The Obameter

Help victims of superstorm Sandy 'rebuild their lives'

For victims of Superstorm Sandy: "We are going to be with them every step of the way in helping them to rebuild their lives."


Updates

Obama (and Congress) make good on help for Sandy victims

Just days before Election Day 2012, Superstorm Sandy struck the Northeast. More than 100 people died in New York and New Jersey and property damage was in the billions of dollars.

On a campaign stop, President Barack Obama promised that Washington had the victims' backs.

"We are going to be with them every step of the way in helping them to rebuild their lives," he said at a rally in Cincinnati, Ohio, on Nov. 4, 2012.

Washington delivered.

On Jan. 28, 2013, Congress passed a $50 billion aid package and Obama signed it the same night.

According to the latest numbers from the Federal Emergency Management Agency, nearly 275,000 households collectively received over $1.4 billion in grants to rebuild homes and businesses and cover their living expenses during a time of chaos.

There has been some controversy over glitches that led the federal government to demand some of the money back from several thousand people. FEMA sent letters to 3,644 recipients. The average repayment demand was about $6,500. In many cases, the original paperwork was flawed. In some, the FEMA aid overlapped with financial assistance from the Small Business Administration. The repayment problem affected about 2 percent of all households FEMA helped.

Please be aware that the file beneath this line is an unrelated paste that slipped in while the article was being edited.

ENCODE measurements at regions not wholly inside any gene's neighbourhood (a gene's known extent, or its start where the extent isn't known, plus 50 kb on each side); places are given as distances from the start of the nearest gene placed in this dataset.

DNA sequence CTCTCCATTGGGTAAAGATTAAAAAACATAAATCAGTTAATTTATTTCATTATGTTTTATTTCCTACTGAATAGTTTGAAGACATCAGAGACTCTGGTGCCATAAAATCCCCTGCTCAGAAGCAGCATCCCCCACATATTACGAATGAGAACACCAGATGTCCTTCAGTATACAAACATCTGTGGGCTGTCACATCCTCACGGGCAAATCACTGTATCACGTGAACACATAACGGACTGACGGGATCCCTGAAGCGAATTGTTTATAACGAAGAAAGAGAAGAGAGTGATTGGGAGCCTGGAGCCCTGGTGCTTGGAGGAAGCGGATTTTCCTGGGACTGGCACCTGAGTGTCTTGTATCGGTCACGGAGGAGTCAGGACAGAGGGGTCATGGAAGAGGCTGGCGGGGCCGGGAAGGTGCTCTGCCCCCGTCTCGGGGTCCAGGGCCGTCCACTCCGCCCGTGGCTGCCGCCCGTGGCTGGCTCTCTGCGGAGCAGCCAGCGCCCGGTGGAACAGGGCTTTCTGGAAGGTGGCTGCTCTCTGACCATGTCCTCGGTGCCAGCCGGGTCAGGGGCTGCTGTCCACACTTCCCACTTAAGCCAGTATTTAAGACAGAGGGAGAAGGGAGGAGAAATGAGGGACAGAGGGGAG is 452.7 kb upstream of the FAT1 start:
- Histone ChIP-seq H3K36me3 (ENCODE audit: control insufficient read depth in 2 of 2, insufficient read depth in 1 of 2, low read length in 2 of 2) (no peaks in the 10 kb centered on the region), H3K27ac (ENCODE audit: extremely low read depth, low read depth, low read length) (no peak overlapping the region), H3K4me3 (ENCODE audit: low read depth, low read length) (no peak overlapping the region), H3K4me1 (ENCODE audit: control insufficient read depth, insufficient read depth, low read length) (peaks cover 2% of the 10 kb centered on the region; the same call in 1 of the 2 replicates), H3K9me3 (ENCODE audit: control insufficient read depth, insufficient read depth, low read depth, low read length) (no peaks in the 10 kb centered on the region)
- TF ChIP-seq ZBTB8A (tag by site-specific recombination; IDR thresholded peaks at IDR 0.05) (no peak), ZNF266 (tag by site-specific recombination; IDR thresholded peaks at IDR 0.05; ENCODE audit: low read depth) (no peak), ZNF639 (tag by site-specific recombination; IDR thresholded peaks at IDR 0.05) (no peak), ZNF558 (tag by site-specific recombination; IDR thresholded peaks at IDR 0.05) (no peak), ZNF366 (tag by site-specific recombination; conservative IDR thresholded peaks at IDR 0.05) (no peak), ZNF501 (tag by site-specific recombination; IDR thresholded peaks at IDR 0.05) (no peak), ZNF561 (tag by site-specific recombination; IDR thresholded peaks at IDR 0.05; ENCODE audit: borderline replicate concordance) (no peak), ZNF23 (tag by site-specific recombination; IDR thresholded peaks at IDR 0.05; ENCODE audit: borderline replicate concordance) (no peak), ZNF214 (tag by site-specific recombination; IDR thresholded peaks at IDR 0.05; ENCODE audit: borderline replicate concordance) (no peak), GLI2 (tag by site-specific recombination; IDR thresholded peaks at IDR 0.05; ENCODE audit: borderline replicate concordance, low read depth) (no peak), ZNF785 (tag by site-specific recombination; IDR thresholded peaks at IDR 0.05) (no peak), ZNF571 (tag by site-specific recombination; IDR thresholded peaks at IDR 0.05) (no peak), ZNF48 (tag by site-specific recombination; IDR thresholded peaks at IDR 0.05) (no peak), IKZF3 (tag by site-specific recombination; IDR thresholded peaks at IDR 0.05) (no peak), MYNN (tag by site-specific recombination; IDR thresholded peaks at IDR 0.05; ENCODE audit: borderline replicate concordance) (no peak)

In addition, state, local and tribal governments received $14.2 billion to rebuild critical infrastructure.

We rate this Promise Kept.

 

Sources:

New Jersey Spotlight, Explainer: why some Sandy survivors have been asked to pay back aid they've received, March 10, 2015

Federal Emergency Management Agency, Sandy Recovery Office, Feb. 29, 2016

 

Federal money on the way to storm-hit areas

After Superstorm Sandy struck the Northeast on Oct. 29, 2012, killing more than 100 people and causing billions of dollars in property destruction, President Barack Obama promised quick and lasting help for victims.

"We are going to be with them every step of the way in helping them to rebuild their lives,” he said at a campaign stop days after the storm.

It took three months, but on Jan. 28, 2013, Congress passed a $50 billion aid package, which Obama signed into law that same night. Earlier in January, Congress approved and Obama signed a $9.7 billion bill to replenish the National Flood Insurance Program.

A previous version of the larger spending bill got tied up in the fight over the "fiscal cliff,” and some Republicans voted against the one that eventually passed because it was not offset by spending cuts.

The first $5.4 billion in aid has already been dispatched, according to the Department of Housing and Urban Development. The money went to "areas of greatest need in the region impacted by Hurricane Sandy,” including $1.77 billion for New York City, $1.71 billion for New York state and $1.83 billion for New Jersey.

In addition to funding, the Obama administration oversaw the movement of supplies and gasoline to storm-stricken areas. The Department of Defense flew 17 aircraft to bring power generation equipment and crews to restore electricity. Barges brought gasoline to areas with shortages.

It will be months or years before the full response to Sandy can be assessed. But with money flowing to affected areas, we move this promise from Not Yet Rated to In the Works.

Sources:

THOMAS, H.R. 152, Disaster Relief Appropriations Act, 2013, signed Jan. 29, 2013

Associated Press, "Congress passes $50.5B Superstorm Sandy aid bill,” Jan. 28, 2013

New York Times, "U.S. to Release First Installment of $51 Billion in Hurricane Sandy Aid,” Feb. 5, 2013

Interview with Clark Stevens, White House spokesman, Feb. 11, 2013

HUD Public Affairs, "HUD announces first round of allocation of Hurricane Sandy recovery funds, " Feb. 6, 2013

Associated Press, "US military flying power equipment to storm area,” Nov. 1, 2012